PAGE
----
9. Development of economic projects with international support – Israel is cooperating with Quartet envoy Tony Blair and UN envoy Robert Serry as well as with representatives of governments and other organizations with the goal of advancing economic projects in the PA. Some examples:
• French initiative to develop an industrial park in Bethlehem.
• German project to build a sewage treatment plant and to lay a sewage pipe in Tul Karem.
• Japanese project to develop an agro-industrial part in Jericho.
• Dutch donation of a container scanner to be installed at the Allenby Bridge.
• World Bank project to build a sewage treatment plant in Hebron.
10. Reinforcing governance ability – Israel continues to support the bolstering of the PA’s ability to govern and is aiding the development of administrative infrastructures in the spheres of security, law, the economy and the Palestinian banking system. Since 2007, the Ministries of Finance have been cooperating on such topics as the monthly transfer of customs intakes and working meetings of professional teams. In 2011, there was an increase of 5.9% in customs intakes transferred to the PA.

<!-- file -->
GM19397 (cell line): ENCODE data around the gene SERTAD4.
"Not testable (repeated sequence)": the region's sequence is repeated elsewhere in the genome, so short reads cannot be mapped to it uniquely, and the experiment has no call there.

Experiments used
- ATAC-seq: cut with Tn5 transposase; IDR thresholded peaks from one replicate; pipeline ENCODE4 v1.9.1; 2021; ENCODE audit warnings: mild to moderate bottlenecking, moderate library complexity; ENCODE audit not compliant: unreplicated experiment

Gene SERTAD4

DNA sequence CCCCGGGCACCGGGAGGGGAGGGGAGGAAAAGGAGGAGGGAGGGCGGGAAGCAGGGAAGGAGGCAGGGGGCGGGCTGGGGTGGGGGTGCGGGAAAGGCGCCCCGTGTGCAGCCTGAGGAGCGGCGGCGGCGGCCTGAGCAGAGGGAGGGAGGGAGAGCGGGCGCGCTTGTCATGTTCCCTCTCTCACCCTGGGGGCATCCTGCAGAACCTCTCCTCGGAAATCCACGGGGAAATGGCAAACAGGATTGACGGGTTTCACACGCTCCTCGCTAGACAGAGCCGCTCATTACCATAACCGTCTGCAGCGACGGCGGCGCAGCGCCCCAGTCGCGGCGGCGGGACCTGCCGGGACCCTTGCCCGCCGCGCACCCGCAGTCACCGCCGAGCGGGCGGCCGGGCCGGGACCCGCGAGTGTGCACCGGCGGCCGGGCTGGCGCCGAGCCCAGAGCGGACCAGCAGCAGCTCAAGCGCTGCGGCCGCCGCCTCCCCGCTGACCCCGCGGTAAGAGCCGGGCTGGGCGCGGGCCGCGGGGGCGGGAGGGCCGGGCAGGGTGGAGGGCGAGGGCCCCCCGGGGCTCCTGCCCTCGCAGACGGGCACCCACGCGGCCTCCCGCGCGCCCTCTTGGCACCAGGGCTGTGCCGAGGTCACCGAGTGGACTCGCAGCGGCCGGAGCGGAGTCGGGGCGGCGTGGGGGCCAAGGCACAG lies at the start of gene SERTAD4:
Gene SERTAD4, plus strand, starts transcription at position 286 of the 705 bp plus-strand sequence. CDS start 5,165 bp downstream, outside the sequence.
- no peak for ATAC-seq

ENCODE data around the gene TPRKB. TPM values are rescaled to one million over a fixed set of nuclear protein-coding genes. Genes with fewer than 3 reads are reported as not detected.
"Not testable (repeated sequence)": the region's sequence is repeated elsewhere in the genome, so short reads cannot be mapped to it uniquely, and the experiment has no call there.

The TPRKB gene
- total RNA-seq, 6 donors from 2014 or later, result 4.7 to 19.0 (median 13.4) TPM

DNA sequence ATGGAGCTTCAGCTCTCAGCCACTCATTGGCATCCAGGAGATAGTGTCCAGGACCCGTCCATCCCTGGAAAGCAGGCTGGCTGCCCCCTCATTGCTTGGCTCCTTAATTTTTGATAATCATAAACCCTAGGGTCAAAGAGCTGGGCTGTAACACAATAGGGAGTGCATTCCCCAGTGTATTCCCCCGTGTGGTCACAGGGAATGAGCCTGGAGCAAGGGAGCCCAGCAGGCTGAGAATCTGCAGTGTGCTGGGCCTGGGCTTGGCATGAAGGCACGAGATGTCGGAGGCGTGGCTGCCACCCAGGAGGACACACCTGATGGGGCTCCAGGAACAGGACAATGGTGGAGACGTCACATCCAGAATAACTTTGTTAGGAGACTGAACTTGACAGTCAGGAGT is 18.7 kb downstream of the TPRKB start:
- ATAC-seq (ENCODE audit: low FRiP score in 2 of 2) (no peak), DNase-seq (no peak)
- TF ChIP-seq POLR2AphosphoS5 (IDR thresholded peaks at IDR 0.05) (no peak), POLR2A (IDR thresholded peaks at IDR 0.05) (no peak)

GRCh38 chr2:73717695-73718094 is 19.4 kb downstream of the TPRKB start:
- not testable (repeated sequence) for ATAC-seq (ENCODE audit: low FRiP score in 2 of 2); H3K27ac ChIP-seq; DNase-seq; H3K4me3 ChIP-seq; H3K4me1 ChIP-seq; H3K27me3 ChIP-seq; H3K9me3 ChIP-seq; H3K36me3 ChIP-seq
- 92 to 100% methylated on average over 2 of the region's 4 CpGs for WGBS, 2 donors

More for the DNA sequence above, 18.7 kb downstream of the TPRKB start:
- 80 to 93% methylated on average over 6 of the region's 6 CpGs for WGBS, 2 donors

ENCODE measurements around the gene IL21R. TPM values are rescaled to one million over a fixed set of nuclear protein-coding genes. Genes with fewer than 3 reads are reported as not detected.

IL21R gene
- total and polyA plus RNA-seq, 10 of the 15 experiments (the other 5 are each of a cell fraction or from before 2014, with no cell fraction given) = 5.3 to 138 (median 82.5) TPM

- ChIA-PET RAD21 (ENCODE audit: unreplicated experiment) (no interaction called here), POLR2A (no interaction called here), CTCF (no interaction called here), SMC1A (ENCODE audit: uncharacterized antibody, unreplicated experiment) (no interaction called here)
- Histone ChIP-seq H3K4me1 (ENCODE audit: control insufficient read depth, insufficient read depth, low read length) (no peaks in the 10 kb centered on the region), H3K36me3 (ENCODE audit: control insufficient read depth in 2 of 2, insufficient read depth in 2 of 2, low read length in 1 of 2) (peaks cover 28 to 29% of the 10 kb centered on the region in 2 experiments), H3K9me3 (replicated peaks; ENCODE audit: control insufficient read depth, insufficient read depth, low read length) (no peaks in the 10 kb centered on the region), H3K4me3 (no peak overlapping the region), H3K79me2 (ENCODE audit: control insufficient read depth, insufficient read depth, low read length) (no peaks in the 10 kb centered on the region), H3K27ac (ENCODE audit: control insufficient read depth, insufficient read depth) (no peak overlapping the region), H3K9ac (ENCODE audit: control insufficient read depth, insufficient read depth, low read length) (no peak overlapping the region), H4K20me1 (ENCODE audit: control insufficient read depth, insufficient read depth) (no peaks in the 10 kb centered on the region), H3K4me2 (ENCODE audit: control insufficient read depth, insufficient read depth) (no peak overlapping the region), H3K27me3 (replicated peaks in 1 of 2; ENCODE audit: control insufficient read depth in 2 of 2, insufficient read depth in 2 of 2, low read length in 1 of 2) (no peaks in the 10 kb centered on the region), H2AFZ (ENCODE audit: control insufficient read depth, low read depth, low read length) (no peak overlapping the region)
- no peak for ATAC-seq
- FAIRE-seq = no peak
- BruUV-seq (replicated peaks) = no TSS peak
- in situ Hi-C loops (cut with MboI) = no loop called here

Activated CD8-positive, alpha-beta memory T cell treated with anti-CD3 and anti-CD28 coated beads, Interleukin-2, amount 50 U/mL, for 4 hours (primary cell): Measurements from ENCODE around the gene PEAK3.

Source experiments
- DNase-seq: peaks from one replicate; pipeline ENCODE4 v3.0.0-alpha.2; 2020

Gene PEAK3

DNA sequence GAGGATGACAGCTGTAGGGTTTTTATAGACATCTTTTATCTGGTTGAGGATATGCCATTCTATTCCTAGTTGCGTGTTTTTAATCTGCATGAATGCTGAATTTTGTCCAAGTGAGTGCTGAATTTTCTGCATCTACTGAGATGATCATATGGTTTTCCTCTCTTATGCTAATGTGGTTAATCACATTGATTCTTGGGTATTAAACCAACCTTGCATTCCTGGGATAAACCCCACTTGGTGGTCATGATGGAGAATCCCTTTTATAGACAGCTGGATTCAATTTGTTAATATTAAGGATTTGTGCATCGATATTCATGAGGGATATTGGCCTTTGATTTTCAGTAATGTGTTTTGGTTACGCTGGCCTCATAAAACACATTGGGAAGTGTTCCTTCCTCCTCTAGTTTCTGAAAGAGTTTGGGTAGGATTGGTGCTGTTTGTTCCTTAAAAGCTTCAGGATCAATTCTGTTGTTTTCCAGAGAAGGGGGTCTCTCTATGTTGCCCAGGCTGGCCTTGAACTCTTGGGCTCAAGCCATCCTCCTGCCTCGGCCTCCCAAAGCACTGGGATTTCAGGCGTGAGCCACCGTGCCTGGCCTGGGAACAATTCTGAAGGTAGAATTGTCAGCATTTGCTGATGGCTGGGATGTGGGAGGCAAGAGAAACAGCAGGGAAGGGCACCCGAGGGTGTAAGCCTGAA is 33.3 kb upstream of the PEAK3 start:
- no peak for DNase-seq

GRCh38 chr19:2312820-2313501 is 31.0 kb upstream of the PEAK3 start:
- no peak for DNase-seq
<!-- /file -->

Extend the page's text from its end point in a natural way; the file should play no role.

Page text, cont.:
11. Cooperation in banking and monetary subjects – The Bank of Israel works in cooperation with the Palestinian Monetary Authority (PMA) to strengthen monetary and banking cooperation between the economies, subject to security constraints, international laws concerning the financing of terrorist activities, and international professional standards.
The Gaza Strip
1. Economic growth – In 2011 the Gaza Strip enjoyed a 27% growth rate compared to 2010. This growth contributed to a rise of about 23% in the per capita GDP. The growth is mainly the result of a significant acceleration in building activity in the Gaza Strip, due to Israel’s easing the restrictions on bringing in building materials (for international projects under the supervision of the PA and the international community) and to the smuggling of building supplies via the tunnels. In the first quarter of 2012, the Gaza Strip showed 6% growth compared to the first quarter of the previous year.
The unemployment rate in 2011 dropped to 29% (the lowest in a decade), compared to 37.8% in 2010.